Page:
Prolonged Arizona execution will bring more scrutiny of death penalty

Prolonged Arizona execution will bring more scrutiny of death penalty
Death penalty opponent Joan Bundy protests the scheduled execution of Joseph Rudolph Wood in Arizona on Wednesday. (Associated Press)

Arizona's lengthy execution of convicted killer Joseph Rudolph Wood III will likely focus more attention on the nation's next executions, both scheduled for Aug. 6 in Missouri and Texas, death penalty experts said Thursday.

"I think the Department of Corrections [in each state] are really feeling the heat, and the bad thing is the more they feel the heat and more scrutiny they are under, the more secretive they will get," said Deborah W. Denno, a professor at Fordham Law School and a death penalty expert.


It took almost two hours for Wood, a 55-year-old convicted of a double murder in 1989, to die by lethal injection Wednesday, raising questions about whether constitutional bans on cruel and unusual punishment were violated.

The case is the third this year in which an inmate has taken a long time to die, and in which witnesses have said the inmate appeared to be in pain.

Wood's execution has already led to a national outcry among death penalty opponents, but reaction in the Grand Canyon State has been tame. However, Sen. John McCain (R-Ariz.), who experienced years of torture while a prisoner during the Vietnam War, told the execution was "terrible" and amounted to "torture."

Gov. Jan Brewer has ordered an internal probe of Wednesday's execution but has called the punishment lawful. She hasn't demanded a moratorium on future executions, but her office did say Thursday that "Brewer will keep all options on the table going forward."

There are no executions pending in Arizona, nor are any execution warrants anticipated in the immediate future, Brewer's spokeswoman said.

Thursday afternoon Arizona Department of Corrections Director Charles Ryan issued a statement on Wood's death, stating that allegations of a botched execution were "pure conjecture."

"There is no medical or forensic evidence to date that supports that conclusion," Ryan said.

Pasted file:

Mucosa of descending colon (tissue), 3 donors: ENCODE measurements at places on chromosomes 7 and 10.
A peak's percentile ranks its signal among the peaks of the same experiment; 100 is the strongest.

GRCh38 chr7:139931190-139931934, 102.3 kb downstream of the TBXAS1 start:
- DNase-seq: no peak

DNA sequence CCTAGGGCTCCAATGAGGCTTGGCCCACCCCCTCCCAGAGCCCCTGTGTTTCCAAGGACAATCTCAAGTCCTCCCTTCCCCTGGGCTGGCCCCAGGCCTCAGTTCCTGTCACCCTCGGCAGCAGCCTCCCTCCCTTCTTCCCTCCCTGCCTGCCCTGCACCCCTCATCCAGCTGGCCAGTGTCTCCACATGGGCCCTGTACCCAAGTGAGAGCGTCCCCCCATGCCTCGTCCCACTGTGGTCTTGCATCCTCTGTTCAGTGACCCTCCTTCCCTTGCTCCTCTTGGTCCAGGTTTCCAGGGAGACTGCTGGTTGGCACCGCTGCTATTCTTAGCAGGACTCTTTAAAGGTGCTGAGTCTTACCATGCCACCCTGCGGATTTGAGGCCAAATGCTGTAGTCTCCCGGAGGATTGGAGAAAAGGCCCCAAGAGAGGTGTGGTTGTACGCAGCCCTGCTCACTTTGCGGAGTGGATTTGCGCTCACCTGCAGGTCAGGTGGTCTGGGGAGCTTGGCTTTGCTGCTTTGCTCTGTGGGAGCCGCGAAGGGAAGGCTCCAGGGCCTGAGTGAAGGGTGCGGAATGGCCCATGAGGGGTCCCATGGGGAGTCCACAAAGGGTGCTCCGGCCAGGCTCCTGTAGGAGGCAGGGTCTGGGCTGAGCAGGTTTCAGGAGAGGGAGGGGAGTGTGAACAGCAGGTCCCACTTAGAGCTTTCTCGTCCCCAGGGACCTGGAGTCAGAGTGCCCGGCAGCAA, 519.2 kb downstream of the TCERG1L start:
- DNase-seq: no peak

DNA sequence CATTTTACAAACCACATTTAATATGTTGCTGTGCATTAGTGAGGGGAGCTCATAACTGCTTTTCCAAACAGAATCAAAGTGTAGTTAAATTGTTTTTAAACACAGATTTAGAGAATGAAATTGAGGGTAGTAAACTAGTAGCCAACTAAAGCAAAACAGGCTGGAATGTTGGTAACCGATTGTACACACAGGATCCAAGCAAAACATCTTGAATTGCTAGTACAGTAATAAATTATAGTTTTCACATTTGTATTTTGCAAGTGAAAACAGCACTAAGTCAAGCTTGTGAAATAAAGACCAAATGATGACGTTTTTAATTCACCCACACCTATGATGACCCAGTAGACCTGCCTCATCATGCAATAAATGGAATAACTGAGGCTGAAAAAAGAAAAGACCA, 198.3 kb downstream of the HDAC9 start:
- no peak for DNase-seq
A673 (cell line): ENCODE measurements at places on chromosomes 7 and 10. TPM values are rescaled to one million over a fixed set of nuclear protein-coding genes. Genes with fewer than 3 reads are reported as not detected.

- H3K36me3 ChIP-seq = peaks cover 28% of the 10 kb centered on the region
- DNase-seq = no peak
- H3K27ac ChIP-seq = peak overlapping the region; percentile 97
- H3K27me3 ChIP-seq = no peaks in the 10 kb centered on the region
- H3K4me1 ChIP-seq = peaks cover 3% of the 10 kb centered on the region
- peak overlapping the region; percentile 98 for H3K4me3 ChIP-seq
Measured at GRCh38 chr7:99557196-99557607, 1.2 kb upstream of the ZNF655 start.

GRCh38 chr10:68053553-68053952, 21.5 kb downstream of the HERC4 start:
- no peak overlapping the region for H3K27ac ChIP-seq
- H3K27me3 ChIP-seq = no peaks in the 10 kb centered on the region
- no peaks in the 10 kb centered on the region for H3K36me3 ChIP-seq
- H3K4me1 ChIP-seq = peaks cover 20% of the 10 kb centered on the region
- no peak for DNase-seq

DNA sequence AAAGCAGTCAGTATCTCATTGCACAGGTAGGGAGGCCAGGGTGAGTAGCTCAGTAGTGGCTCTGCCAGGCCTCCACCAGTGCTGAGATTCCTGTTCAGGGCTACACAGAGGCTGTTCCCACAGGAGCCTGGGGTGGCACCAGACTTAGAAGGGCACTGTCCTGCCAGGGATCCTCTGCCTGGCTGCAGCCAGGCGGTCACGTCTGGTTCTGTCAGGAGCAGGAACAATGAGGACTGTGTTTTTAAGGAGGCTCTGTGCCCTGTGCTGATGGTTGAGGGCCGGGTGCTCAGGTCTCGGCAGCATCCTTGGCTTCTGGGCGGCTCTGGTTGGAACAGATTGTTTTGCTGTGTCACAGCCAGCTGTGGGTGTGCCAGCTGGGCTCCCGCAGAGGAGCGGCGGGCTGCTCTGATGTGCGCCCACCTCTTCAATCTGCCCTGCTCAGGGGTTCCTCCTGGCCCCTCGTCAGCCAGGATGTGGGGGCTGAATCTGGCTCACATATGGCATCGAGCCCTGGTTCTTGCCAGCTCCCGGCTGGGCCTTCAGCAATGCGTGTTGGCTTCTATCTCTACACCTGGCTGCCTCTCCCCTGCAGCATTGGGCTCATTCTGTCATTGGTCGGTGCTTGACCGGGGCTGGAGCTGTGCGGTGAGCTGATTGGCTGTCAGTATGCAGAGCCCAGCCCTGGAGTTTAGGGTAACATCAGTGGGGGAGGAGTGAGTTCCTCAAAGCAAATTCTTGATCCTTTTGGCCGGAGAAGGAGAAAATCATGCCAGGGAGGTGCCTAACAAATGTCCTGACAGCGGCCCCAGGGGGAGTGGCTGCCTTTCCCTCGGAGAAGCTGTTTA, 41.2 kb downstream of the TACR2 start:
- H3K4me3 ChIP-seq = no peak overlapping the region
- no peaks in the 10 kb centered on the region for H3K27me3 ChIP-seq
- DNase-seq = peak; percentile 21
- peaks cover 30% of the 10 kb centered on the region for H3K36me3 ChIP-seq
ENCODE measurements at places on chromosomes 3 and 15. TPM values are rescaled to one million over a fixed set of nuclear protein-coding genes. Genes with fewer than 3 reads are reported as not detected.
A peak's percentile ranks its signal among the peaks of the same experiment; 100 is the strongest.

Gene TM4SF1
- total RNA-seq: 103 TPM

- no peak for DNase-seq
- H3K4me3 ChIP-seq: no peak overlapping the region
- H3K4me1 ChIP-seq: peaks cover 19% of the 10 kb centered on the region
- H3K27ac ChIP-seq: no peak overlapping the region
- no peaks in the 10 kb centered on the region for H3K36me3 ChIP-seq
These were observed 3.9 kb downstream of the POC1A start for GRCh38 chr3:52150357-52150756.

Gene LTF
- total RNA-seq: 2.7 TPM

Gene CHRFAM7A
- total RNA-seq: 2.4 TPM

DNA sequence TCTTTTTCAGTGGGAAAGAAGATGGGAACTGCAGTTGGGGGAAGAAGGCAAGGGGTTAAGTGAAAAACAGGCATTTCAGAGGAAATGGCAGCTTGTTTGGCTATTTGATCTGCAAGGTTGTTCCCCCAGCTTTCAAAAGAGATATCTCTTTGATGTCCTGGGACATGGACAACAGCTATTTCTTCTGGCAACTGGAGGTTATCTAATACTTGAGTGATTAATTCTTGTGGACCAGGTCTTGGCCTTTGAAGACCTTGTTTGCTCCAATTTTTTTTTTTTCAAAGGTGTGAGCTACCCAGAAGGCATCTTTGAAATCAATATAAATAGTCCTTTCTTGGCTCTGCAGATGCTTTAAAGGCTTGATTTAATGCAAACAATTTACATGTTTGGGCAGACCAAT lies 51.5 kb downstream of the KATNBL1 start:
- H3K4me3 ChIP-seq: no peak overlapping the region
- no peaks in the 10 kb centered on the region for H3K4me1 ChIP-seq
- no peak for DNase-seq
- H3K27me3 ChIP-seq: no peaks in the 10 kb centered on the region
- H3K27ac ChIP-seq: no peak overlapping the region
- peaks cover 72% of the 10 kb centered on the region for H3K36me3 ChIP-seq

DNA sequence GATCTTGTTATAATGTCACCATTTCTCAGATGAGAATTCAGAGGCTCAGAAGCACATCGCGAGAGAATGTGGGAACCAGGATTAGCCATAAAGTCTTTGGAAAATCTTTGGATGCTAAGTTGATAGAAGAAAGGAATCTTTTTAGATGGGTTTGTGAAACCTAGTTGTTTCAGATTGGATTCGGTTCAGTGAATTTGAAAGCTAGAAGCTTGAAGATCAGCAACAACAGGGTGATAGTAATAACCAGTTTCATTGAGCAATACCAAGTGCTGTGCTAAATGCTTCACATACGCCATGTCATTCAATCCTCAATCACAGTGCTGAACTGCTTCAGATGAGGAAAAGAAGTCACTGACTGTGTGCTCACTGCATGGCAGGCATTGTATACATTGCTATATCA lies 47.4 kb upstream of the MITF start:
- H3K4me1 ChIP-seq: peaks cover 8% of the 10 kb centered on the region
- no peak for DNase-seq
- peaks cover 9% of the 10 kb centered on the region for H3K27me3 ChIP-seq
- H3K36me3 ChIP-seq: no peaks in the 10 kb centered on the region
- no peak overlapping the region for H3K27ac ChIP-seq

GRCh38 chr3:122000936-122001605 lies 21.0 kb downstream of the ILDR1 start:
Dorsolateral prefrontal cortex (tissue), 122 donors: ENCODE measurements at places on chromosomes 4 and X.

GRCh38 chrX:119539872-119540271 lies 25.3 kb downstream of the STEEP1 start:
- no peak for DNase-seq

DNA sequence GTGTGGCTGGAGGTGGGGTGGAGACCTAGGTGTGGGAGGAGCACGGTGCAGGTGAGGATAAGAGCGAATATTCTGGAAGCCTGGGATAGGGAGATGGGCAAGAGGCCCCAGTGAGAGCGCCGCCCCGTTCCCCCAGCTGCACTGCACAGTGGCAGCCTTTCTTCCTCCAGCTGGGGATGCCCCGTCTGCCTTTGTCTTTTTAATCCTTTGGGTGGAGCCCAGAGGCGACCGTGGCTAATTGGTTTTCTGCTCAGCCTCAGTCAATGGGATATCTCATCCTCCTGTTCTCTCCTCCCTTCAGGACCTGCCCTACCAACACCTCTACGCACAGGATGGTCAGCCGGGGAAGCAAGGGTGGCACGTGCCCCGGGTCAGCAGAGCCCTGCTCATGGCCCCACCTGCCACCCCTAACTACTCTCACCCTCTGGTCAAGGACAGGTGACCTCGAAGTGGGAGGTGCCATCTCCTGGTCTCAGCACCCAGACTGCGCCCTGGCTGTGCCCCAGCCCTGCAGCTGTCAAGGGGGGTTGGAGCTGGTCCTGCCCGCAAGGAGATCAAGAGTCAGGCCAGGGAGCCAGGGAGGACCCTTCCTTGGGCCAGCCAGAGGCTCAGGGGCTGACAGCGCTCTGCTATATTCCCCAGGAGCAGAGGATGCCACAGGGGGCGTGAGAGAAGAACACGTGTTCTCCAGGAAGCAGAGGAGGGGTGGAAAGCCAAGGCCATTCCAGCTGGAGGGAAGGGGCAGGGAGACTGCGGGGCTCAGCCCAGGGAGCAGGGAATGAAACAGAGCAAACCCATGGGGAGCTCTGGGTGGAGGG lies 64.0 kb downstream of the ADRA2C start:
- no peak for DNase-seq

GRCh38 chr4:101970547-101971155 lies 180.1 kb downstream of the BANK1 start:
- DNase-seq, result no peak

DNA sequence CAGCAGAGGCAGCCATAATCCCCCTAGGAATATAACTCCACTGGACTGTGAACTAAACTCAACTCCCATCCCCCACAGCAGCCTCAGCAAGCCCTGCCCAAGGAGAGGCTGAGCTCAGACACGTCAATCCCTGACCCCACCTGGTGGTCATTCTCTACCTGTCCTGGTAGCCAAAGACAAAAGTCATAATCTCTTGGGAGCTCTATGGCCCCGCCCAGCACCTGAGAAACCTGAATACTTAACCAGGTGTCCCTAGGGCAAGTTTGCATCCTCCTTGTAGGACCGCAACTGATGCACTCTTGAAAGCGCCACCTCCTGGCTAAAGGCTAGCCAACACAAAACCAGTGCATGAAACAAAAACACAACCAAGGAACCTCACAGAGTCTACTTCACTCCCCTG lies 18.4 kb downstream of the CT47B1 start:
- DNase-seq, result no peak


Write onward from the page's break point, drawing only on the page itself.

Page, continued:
A physical autopsy from the Pima County Medical Examiner was completed this morning, he said.

"The Medical Examiner reported to the department that in regards to the placement of the IVs, they were 'perfectly placed'. He further explained to the department that the catheters in each arm were completely within the veins and there was no leakage of any kind, and that anything that was put through the IVs went into the veins," Ryan said in the statement.

Five Arizona Republican candidates for governor — and a Democrat — told the Arizona Republic they were stunned that it took two hours for Wood to die, but all stopped short of calling for the elimination of the death penalty in the state.

Liberal politicians who would normally be outspoken about such matters are also shying away from commenting on the Wood case.

Matthew Benson, a former Brewer advisor, said some of the reaction has likely been muted because it's a political year and even Democrats don't want to seem soft on crime.

"I think there are a number of Democrats who don't want to look like they are sympathizing with a double murderer," he said.

Wood was sentenced to death in 1991 for the August 1989 shooting deaths of his estranged girlfriend, Debra Dietz, and her father, Eugene Dietz, in Tucson.


The lack of reaction is what's to be expected in such a conservative state, said Barrett Marson, who heads a public relations firm in Phoenix and served as spokesman for the Department of Corrections for three years.

"Arizonans like to be firm when it comes to criminals. While a lot of people are emotionally upset about a murderer who is having to gasp for breaths for an hour and a half, there are many more people who are saying, 'Look at the two people that he shot point blank. Look at their pain and suffering and look at the pain and suffering of the families,'" he said.

Marson said while people in Arizona may acknowledge the 8th Amendment, which prohibits cruel and unusual punishment, the general public here is immune to the suffering of those who commit violent and sometimes deadly crimes.

"We believe in an eye for an eye," Marson said.